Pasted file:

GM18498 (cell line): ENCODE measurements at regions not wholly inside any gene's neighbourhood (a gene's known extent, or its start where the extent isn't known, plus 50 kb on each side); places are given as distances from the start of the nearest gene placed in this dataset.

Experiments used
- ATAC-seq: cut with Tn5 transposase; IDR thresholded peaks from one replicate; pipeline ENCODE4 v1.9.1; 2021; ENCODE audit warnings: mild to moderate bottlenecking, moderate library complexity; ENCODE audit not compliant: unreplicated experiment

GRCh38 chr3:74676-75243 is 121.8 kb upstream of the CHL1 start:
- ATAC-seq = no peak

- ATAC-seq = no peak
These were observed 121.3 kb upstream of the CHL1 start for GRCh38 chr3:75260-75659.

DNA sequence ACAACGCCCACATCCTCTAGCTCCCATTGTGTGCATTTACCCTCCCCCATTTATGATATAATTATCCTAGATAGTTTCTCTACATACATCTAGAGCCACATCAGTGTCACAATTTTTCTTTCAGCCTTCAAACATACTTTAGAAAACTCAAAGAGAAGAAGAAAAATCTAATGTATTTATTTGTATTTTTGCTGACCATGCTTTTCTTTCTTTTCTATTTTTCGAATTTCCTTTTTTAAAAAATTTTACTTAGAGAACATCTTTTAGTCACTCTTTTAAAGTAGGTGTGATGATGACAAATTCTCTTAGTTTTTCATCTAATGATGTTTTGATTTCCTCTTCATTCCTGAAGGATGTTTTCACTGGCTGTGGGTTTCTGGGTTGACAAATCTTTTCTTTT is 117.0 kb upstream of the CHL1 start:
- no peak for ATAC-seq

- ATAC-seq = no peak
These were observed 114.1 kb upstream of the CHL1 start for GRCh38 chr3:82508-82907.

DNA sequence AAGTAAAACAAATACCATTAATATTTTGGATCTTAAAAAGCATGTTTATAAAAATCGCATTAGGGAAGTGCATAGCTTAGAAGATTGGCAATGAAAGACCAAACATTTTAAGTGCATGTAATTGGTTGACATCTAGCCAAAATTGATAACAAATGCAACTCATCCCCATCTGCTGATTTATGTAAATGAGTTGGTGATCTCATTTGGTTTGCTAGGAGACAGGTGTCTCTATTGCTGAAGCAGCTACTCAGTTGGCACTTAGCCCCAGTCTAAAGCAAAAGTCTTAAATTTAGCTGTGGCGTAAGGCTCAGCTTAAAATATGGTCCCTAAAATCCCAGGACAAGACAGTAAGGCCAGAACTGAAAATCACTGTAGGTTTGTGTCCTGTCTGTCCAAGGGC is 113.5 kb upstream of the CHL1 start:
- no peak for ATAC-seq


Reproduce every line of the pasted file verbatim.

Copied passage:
GM18498 (cell line): ENCODE measurements at regions not wholly inside any gene's neighbourhood (a gene's known extent, or its start where the extent isn't known, plus 50 kb on each side); places are given as distances from the start of the nearest gene placed in this dataset.

Experiments used
- ATAC-seq: cut with Tn5 transposase; IDR thresholded peaks from one replicate; pipeline ENCODE4 v1.9.1; 2021; ENCODE audit warnings: mild to moderate bottlenecking, moderate library complexity; ENCODE audit not compliant: unreplicated experiment

GRCh38 chr3:74676-75243 is 121.8 kb upstream of the CHL1 start:
- ATAC-seq = no peak

- ATAC-seq = no peak
These were observed 121.3 kb upstream of the CHL1 start for GRCh38 chr3:75260-75659.

DNA sequence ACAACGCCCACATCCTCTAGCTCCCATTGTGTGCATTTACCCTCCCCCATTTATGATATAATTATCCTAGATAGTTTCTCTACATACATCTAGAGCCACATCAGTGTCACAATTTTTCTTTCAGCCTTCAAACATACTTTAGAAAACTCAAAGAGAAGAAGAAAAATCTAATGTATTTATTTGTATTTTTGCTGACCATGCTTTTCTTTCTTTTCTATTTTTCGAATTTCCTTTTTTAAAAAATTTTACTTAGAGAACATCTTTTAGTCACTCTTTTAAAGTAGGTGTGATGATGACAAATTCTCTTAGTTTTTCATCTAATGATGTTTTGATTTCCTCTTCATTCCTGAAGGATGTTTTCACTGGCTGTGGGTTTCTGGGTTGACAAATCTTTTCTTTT is 117.0 kb upstream of the CHL1 start:
- no peak for ATAC-seq

- ATAC-seq = no peak
These were observed 114.1 kb upstream of the CHL1 start for GRCh38 chr3:82508-82907.

DNA sequence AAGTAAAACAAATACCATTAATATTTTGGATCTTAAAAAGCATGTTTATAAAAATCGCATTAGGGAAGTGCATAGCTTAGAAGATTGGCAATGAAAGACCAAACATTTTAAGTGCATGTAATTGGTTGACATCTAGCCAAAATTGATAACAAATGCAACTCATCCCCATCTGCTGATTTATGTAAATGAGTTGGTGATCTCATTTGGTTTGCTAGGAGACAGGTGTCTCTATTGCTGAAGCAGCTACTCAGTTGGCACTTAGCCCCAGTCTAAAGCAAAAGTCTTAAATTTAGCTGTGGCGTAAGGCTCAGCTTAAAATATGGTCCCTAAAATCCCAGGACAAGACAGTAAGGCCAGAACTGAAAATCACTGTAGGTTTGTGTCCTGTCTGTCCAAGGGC is 113.5 kb upstream of the CHL1 start:
- no peak for ATAC-seq